Government Law Librarian Title: Government Law Librarian Qualifications needed to perform job: Government law librarians generally hold master of library sciences degrees from ALA- accredited library schools. Some may also hold government and public administration degrees or law degrees, but these are not usually required. Duties, responsibilities and activities the person does or may do in this job position: The one constant of state, court, county and bar association libraries is that each day will be different. The ability to juggle a variety of research topics is essential for librarians serving not only the whole of a legal community but the public as well. On any given day, a librarian might assist a judge, a public defender, and a prosecutor working on the same case. A government law librarian might also help a member of the public perform legal research to write her own will, file for his own divorce, or initiate a small claims court proceeding. Meeting the diverse needs of so many different people is both challenging and satisfying. Salary Range: According to the American Association of Law Libraries’ Biennial Salary Survey 2009, the salary range for a variety of government librarian positions follow: Director - $53,800 - $155,178 (mean: $92,080) Associate Director – $ 47,226 - $ 117,881 (mean: $81,456) Supervisory Librarian - $66,827 – $109,516 (mean: $ 83,799) Technical Services Librarian - $39,564 - $ 97,202 (mean: $ 60,987) Reference/Research Librarian - $ 40,591- $ 89,200 (mean: $ 64,358) Where you might find this job position: Government libraries are found in all shapes and sizes -- serving the legal information needs of the judiciary, the practicing bar, and the general public; government law libraries offer employment options worldwide. They are found in every setting imaginable, from the large urban federal court library to the relatively isolated county law library. Locations can be as diverse as the County of Carleton Law Associations in Ontario or the Johannesburg Law Library in South Africa. Some are operated by bar associations and exist as membership subscription libraries. Others are government 1 entities supporting those who perform judicial or administrative functions. Still others are state or county libraries open to the public and serving both lawyers and non-lawyer constituencies. State, court, county and bar association law libraries range in size from the very large research and international collections of the Los Angeles County Law Library and Boston's Social Law Library to the medium-sized collections at the Grand Rapids (Michigan) Bar Association and the Clark County (Nevada) Law Library to the basic working collections of found in the rural county courthouses of Pennsylvania and Ohio. Government libraries may be one-person operations in which the librarian does a little bit of everything, including collection development, budgeting, cataloging, reference, and database searching. Or they may have large professional staffs, giving each person the chance to specialize and master the use of the sophisticated library and information technologies that are found in most government law libraries today. 2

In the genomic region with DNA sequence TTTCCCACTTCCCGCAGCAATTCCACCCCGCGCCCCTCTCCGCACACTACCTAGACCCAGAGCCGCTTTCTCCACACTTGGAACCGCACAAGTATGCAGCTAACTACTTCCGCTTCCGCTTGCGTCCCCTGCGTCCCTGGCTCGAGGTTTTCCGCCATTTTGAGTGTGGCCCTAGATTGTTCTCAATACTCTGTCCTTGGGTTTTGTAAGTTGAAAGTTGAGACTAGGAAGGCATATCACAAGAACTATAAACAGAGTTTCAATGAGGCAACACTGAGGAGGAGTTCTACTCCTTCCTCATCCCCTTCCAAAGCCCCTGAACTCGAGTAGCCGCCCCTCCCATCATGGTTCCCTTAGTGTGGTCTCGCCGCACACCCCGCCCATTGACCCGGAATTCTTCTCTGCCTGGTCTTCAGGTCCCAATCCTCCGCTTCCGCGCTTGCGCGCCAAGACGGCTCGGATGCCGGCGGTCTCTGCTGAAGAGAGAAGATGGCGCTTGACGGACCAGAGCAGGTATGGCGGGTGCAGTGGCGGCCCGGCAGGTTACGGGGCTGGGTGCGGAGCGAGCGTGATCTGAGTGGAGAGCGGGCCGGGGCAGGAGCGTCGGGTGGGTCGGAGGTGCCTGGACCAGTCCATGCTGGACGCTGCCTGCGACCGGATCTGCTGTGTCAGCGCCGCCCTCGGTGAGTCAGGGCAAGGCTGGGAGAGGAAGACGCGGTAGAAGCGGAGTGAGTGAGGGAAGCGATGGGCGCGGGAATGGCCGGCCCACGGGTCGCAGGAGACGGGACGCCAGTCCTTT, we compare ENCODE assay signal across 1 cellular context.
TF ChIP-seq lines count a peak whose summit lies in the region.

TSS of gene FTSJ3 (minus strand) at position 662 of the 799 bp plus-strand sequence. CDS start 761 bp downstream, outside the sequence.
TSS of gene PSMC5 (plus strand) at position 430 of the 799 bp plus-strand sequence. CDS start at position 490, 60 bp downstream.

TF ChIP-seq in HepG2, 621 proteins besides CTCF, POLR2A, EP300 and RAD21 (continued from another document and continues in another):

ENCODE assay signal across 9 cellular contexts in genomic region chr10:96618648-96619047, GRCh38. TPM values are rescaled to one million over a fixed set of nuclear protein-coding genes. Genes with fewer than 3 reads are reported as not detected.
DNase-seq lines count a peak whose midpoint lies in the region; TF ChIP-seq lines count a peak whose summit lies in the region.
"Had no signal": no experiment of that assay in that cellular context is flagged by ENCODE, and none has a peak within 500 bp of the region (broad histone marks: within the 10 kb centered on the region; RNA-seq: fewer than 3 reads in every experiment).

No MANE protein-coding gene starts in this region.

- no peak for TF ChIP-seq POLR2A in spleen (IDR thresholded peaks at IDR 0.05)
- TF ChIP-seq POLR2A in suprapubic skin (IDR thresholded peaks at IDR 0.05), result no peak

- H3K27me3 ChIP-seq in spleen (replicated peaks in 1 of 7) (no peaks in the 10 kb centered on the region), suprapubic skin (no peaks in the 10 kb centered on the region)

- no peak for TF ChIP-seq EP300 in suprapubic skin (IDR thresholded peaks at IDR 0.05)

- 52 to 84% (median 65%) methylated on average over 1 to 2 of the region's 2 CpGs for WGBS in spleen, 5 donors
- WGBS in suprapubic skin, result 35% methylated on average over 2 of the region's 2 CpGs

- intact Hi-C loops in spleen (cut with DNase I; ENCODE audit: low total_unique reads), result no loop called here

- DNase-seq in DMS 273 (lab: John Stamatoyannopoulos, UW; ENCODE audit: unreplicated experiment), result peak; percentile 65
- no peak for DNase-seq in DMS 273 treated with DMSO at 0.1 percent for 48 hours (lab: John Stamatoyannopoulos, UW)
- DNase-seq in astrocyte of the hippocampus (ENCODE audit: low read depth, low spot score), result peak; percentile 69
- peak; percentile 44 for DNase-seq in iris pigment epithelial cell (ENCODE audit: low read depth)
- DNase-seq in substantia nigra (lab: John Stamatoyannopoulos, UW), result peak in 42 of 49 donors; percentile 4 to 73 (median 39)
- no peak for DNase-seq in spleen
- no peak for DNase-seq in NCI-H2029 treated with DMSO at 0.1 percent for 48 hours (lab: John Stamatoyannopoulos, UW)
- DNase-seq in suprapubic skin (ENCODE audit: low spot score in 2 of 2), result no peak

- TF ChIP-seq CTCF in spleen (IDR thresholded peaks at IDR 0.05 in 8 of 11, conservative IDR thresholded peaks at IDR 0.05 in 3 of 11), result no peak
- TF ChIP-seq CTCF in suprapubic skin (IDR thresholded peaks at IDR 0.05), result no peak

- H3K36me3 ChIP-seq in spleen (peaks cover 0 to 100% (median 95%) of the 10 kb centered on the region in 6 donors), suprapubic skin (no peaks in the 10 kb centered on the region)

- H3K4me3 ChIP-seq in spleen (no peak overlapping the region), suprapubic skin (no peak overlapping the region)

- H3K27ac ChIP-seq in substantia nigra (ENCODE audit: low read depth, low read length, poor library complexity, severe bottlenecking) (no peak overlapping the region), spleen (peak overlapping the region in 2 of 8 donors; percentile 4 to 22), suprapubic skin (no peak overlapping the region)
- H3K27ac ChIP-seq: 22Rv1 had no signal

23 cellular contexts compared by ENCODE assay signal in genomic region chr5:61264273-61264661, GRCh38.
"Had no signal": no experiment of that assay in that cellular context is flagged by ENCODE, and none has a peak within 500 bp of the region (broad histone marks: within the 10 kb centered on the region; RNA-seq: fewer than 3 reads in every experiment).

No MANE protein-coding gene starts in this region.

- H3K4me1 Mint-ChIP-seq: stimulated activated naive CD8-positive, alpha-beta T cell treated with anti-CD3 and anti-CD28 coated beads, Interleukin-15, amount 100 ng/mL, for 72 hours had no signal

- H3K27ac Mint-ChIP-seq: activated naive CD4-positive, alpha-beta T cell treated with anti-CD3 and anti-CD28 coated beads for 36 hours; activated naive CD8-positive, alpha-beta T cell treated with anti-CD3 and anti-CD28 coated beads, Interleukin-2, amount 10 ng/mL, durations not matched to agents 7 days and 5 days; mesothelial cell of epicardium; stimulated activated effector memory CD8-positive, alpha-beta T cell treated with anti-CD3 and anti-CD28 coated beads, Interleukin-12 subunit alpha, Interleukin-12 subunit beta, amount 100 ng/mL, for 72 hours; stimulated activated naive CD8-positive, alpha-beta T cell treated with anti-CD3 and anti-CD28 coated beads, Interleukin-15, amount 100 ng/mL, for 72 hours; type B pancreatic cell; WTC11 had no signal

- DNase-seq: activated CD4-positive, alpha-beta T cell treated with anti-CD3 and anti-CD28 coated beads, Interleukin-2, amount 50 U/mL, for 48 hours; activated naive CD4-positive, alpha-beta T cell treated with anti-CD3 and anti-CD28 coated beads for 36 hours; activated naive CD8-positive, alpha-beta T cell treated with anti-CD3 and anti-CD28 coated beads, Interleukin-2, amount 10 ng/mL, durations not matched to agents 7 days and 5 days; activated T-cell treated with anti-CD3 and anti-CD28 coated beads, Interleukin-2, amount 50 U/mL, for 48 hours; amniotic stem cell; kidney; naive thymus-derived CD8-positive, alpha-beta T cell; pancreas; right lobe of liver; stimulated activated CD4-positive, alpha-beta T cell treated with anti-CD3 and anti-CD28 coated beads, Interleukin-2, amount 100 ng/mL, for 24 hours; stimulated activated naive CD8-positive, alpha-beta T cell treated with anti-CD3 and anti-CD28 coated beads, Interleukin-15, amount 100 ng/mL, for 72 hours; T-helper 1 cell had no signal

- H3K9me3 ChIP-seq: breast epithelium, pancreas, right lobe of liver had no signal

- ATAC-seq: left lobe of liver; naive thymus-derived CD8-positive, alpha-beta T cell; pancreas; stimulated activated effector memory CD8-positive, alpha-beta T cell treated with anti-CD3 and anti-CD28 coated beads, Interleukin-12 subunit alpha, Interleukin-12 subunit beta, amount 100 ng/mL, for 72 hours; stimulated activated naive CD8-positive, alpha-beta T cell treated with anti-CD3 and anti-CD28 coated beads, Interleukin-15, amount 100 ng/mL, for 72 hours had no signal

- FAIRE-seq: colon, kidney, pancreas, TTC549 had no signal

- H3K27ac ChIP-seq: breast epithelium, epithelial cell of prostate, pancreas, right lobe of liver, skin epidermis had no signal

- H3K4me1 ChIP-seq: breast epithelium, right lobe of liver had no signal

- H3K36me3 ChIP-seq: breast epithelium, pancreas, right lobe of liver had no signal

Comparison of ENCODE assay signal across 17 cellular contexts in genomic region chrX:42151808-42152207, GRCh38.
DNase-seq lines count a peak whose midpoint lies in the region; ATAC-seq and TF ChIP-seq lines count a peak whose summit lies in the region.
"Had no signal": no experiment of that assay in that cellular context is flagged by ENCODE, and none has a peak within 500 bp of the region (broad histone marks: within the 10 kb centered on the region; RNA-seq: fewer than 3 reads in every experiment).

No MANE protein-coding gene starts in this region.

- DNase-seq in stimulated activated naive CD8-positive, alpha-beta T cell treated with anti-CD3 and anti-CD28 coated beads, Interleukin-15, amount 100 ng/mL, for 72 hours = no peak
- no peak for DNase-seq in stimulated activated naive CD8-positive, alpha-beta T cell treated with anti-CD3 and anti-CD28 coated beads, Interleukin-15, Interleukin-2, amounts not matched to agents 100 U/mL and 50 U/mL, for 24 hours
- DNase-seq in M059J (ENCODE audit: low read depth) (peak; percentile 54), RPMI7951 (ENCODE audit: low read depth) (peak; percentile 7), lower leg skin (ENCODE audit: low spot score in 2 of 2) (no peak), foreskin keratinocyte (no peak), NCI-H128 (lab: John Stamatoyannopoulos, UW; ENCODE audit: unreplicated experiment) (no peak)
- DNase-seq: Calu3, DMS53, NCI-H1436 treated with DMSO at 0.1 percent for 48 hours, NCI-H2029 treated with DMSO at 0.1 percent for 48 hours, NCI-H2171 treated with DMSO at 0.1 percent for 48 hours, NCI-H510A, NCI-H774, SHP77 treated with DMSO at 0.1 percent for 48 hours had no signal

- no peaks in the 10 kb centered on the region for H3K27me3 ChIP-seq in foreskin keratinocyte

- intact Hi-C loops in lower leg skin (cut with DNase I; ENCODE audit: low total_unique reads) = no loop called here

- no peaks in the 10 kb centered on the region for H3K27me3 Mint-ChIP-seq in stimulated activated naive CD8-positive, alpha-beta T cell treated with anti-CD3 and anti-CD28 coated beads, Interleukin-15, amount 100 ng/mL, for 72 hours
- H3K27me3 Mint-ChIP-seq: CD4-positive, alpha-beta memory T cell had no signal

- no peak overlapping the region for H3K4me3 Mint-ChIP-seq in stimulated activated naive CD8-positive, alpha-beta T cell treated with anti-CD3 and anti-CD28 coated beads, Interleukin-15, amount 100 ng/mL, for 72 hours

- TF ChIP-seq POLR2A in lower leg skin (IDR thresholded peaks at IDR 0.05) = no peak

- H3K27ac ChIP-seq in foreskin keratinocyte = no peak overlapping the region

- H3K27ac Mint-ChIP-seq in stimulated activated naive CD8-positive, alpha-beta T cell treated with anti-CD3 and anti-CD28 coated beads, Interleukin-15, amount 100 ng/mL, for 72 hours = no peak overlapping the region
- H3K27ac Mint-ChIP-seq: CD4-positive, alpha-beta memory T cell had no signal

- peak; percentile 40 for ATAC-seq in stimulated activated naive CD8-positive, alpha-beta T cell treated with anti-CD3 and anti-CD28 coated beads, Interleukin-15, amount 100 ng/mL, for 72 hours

"How to Perform Legal Research"